Given the challenges, the conflicts including a great civil war, that flowed from creating a strong central government under the Constitution we must ask, as we have throughout our history, whether it was the right decision.  The answer has been provided in stark relief,  first by the current experience of the financial crisis of the European Union. But nothing could make it more clear than this "act of God" of Sandy.

The answer will be dramatized over the next few days, as the current president will face the limits of his power to assuage the pain of millions who are victims of this natural disaster. The danger is that the very party that fosters devolution, a virtual return to the Articles of Confederation that would vastly limit the resources to help the victims of this natural disaster, could successfully spin this as a personal failure of the President. What must be articulated clearly to voters, is how achievement of the Republican goal of devolution would make consequences of this tragedy so much worse; beyond more suffering of its victims, it would become a crisis that endangers the very cohesion of our nation.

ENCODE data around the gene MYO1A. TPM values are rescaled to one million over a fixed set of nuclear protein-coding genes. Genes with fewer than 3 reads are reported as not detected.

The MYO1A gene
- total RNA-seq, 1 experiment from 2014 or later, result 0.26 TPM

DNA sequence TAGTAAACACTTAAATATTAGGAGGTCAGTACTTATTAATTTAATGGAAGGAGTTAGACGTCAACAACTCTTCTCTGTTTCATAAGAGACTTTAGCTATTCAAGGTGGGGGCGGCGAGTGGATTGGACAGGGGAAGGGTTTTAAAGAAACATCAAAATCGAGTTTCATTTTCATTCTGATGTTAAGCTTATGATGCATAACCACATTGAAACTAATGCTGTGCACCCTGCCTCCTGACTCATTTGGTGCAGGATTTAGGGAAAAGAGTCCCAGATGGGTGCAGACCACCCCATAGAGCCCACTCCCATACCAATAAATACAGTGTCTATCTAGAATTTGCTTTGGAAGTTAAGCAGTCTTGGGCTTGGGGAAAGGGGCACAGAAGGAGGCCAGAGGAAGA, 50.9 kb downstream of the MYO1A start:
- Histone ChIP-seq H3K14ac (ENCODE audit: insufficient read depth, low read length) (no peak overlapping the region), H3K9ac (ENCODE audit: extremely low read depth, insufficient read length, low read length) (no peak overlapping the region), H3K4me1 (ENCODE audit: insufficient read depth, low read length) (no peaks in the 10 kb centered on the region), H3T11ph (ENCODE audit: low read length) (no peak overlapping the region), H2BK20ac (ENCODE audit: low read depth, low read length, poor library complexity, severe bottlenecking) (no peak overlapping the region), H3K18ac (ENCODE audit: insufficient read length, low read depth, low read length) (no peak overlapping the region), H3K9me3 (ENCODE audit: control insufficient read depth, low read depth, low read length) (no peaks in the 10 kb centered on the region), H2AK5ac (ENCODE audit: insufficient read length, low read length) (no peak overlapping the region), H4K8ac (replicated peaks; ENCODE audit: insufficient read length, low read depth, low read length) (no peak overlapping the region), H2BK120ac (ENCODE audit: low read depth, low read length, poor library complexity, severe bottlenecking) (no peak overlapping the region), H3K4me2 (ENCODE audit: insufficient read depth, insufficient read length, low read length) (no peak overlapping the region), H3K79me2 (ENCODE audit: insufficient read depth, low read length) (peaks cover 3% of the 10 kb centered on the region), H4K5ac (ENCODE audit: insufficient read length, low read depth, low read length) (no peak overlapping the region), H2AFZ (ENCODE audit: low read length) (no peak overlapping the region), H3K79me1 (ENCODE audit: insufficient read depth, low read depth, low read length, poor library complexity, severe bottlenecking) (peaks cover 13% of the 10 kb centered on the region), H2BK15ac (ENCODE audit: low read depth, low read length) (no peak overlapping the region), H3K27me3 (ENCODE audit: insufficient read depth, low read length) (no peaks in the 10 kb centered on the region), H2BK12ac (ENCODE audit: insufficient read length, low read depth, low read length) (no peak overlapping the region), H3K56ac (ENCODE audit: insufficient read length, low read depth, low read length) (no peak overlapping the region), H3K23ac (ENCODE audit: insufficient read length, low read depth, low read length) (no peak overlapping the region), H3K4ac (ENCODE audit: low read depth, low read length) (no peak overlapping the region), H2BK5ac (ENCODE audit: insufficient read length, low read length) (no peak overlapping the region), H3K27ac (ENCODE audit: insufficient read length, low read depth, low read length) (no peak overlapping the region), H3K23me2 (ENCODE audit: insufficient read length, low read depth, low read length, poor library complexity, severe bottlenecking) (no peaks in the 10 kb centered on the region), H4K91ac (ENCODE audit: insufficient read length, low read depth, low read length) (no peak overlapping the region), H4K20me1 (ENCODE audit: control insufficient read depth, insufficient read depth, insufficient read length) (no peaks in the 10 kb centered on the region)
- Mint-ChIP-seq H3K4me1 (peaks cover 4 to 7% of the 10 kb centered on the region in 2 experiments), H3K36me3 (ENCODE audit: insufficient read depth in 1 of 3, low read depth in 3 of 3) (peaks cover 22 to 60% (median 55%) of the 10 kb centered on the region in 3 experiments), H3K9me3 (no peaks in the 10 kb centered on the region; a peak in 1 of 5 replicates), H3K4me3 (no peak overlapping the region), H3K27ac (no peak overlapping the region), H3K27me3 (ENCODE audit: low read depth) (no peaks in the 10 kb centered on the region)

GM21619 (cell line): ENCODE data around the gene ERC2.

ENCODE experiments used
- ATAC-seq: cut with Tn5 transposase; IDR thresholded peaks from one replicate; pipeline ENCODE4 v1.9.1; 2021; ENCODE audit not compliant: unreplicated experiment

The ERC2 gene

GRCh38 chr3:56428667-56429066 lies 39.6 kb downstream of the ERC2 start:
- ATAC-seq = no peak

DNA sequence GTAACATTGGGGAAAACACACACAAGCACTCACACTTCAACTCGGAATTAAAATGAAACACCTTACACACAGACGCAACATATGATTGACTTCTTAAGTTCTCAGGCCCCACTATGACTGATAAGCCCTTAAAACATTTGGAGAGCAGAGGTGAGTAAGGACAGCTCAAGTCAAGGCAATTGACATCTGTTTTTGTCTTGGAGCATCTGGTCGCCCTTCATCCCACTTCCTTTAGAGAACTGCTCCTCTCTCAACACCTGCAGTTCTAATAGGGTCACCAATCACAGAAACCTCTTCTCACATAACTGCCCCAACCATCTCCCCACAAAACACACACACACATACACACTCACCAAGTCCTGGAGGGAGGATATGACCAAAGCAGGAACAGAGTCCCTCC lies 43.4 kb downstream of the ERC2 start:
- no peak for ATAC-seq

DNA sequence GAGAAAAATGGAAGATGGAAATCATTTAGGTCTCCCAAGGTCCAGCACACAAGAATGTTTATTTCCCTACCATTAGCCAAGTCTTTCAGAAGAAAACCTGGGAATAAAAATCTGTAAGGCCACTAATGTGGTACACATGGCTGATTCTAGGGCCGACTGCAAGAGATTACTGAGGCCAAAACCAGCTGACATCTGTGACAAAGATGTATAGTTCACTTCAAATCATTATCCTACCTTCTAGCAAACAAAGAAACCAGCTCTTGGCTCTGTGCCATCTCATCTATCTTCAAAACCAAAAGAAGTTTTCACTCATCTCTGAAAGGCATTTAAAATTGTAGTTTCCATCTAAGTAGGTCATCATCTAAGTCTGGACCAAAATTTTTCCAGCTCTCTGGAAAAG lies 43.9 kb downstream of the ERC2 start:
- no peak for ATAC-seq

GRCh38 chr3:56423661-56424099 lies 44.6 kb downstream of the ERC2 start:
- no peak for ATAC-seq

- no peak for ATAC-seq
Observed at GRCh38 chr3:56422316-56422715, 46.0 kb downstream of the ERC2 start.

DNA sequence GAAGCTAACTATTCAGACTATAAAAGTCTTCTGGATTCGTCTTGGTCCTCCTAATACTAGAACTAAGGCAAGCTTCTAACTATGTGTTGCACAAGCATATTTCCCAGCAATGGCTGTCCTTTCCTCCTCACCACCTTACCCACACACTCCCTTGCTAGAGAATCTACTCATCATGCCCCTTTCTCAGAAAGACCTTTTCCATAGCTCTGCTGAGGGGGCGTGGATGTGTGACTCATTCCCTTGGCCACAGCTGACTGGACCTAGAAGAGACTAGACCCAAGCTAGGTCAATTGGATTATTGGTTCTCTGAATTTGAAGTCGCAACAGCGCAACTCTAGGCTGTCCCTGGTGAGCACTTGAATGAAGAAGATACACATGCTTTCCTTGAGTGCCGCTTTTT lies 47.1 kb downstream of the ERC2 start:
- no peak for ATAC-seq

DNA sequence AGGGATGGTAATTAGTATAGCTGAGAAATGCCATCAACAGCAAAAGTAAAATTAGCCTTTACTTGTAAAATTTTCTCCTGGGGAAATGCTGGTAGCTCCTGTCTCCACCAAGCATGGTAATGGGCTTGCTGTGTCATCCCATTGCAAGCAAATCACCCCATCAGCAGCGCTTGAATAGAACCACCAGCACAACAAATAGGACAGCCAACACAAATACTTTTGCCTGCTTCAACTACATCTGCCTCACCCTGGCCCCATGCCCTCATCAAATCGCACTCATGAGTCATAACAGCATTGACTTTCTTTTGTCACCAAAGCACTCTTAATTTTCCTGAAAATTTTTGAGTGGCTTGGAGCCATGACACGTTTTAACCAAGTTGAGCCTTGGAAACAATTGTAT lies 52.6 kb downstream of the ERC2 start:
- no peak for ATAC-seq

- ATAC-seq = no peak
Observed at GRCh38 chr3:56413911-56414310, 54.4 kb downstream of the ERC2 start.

Devolution is dissolution.  Mitt Romney, by advocating his party's principle of  transfer of power from the United States government to the states, is breaching what he has stated is sacred to him,  a pledge to maintain "one nation indivisible."  While he has stated that he takes the Pledge of Allegiance to be his own personal oath,  his expressed intention to weaken the federal government, to deny it the authority and funding that makes us a nation, is an inherent denial of that Pledge's central affirmation of intrinsic unity.